TX: Advocates argue for more reform of T. Don Hutto, other private detention centers
T. Don Hutto Residential Facility in Taylor has been called “America’s Family Prison.” From May 2006 to September 2009, the facility housed immigrants awaiting deportation or seeking asylum — men, women (some pregnant) and children — and was the subject of criticism for human rights violations, poor conditions and other issues.
Standing out from other immigrant detention centers in the nation, Hutto has a long history of alleged violations, including accusations of rape and sexual assault, lack of medical attention and poor sanitary conditions. Though U.S. Immigration and Customs Enforcement announced in late 2009 a series of reforms aimed at making detention centers more humane and less costly to run, activists say not much has changed at Hutto.
On Aug. 7, a year after the announced reforms, about 70 people showed up at the Hutto facility for a vigil protesting recent abuses and what they call a lack of progress at the center .
“People really felt like we needed to get together and mark the anniversary of what was supposed to be a large-scale detention reform,” said Bob Libal, Texas coordinator for Grassroots Leadership, an advocacy organization opposed to for-profit private prisons. “We all thought we would be all further along, and instead we are at this point where there are more people today in detention than there were a year ago.”
Even after the reforms, Hutto still houses about 500 adult immigrant women and is still attracting controversy. In May, ICE admitted to an investigation regarding allegations that a guard, hired by Corrections Corporation of America (the largest private prison contractor in the country), sexually assaulted female detainees on their way to deportation.
**Story update: On Thursday just before 5 p.m., Williamson County deputies arrested Donald Charles Dunn, the former resident supervisor at Hutto, for allegedly fondling three women. According to a Sheriff’s Office statement, Dunn told law enforcement he had fondled women on numerous occasions.**
“In general, detention centers in Texas have been hit with all kinds of scandals, whether they’re ongoing sexual abuse scandals, or the expansion of the detention system at a time when people were hoping we would be moving away from that system,” Libal said. “Then there are concerns with long-term detention, mental health issues among detainees, and other vulnerable populations.”
A report released earlier this year by advocacy group Texas Appleseed detailed where the current detention system failed at addressing the needs of mentally ill detainees.
“Our year-long investigation revealed that immigrants with mental disabilities fare poorly in all facets of the U.S. immigration system,” according to the report, “from apprehension to detention, from adjudication to release.”
ICE and the U.S. Justice Department have agreed to review at least five recommendations made by Texas Appleseed to improve conditions for the mentally ill.
Conditions for any detainee are still questionable, though, said former detention center security guard Tony Hefner, who worked at the controversial Port Isabel Detention Center in south Texas about 20 years ago.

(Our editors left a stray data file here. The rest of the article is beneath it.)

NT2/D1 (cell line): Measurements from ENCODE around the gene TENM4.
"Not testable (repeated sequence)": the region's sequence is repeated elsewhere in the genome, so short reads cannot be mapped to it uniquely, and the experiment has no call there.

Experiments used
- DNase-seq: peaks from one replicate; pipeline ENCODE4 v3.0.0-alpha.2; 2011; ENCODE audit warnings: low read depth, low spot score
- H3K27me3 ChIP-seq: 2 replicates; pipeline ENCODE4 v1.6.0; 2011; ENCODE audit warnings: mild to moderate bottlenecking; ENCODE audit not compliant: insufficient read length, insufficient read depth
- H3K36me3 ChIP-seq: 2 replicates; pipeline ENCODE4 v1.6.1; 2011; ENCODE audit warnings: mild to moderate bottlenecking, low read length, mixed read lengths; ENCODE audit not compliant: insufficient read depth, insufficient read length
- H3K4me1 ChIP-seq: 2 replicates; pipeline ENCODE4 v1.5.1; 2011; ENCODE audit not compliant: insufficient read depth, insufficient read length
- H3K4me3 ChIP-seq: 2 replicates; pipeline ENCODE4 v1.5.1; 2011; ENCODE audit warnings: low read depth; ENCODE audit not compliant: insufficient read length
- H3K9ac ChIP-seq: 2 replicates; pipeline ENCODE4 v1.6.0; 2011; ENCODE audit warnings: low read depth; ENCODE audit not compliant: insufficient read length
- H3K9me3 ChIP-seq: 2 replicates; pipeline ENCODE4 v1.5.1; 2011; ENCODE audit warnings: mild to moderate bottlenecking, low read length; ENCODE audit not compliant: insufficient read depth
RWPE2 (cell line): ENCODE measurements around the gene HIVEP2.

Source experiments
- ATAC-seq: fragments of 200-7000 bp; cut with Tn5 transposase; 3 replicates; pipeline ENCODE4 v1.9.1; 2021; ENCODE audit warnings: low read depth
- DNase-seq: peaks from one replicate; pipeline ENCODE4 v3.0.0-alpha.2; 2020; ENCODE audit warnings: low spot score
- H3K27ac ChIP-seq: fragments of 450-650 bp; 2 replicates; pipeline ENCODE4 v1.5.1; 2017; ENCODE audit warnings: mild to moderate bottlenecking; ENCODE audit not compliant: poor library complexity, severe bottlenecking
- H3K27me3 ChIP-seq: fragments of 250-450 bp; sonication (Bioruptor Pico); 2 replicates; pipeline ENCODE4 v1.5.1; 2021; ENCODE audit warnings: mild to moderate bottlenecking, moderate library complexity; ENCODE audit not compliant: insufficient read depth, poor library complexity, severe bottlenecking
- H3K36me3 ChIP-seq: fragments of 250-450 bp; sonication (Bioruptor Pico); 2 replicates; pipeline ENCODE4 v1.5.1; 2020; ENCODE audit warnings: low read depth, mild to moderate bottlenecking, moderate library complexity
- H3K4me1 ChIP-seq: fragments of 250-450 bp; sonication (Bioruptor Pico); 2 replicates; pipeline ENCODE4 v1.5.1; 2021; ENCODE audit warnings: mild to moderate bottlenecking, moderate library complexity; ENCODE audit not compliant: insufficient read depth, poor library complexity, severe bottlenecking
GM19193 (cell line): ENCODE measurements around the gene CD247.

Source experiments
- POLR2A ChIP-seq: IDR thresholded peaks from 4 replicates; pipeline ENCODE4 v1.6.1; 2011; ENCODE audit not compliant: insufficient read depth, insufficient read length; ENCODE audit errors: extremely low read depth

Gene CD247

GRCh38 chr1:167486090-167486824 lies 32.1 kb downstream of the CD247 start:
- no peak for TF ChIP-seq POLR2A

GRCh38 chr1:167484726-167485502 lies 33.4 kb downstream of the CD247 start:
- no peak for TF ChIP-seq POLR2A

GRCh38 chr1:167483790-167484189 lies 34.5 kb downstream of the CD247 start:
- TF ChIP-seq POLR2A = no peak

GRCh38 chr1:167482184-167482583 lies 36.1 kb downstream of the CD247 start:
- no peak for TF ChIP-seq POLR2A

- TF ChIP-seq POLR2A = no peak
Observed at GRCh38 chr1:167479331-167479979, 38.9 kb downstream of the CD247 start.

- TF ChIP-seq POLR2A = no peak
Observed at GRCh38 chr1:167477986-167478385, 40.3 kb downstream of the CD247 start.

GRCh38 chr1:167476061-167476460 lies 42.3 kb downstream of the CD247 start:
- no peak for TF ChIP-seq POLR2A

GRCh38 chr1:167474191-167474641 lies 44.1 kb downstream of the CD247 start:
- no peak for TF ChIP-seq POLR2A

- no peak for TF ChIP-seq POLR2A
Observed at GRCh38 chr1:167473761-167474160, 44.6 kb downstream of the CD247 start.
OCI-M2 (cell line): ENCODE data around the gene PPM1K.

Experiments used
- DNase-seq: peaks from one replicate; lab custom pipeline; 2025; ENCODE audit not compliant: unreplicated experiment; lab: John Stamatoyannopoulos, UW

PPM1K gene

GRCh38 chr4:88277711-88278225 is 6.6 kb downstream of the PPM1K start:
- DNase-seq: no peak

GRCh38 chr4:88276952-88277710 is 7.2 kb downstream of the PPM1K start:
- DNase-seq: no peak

“It was a pretty depressing place. It was dirty,” he said. “It reminded me of a slaughter house I visited as a kid. The human waste. Immigration officers didn’t get [detainees] soap, towels.… We had them, but they didn’t give them out. The stink was really, really bad.
“It just seemed like the concrete of the place just absorbed the smell. You had to scrub it down to get the smell out; it just penetrated the whole place. The stairwell was littered with paper. They couldn’t use the toilets, so the detainees would have to urinate in other places.”
According to Libal and Hefner, many problems stem from the lack of oversight of private prison companies. While the government inspects facilities at least once a year, “[the center] knew when inspectors would be there, and they would clean the place up,” Hefner said. “So when people came through, it looked really nice. The detainees were not allowed to answer any questions. [Then] the next morning, it was bad again.”
Immigrant detention centers operated by for-profit private prison companies — among them Corrections Corporation of America (CCA), GEO Group, Management and Training Corporation, and Cornell Companies — have been largely unregulated since their beginnings, according to various reports and organizations.
“There’s a problem of lack of accountability and lack of transparency,” Libal said. “For us, it’s how do you move away from that system of large detention, especially when the system is largely decentralized and when it’s being handled by private prison corporations?”
Making sure detainees are heard is another important factor, Hefner said. During his time working at Port Isabel, “complaint[s] would get lost,” he said. “They need some sort of director to monitor each complaint. These people are sick. Some of them die because they don’t get the attention they need.”
“I think it’s fairly common knowledge that ICE doesn’t have any idea who they’re detaining,” Libal said, “and that the vast majority of those people don’t need to be detained, and that the majority of these detention centers exist for profit.”
Changes could be on the way — ICE is currently looking into another series of reforms for CCA facilities and recently launched a system which allows the public to track immigrant detainees–though some activists are skeptical.
“It’s very difficult to reform a detention system that is this large and vast,” Libal said. “At its core, what we’re talking about is a detention system that is too large for ICE to have much oversight of.”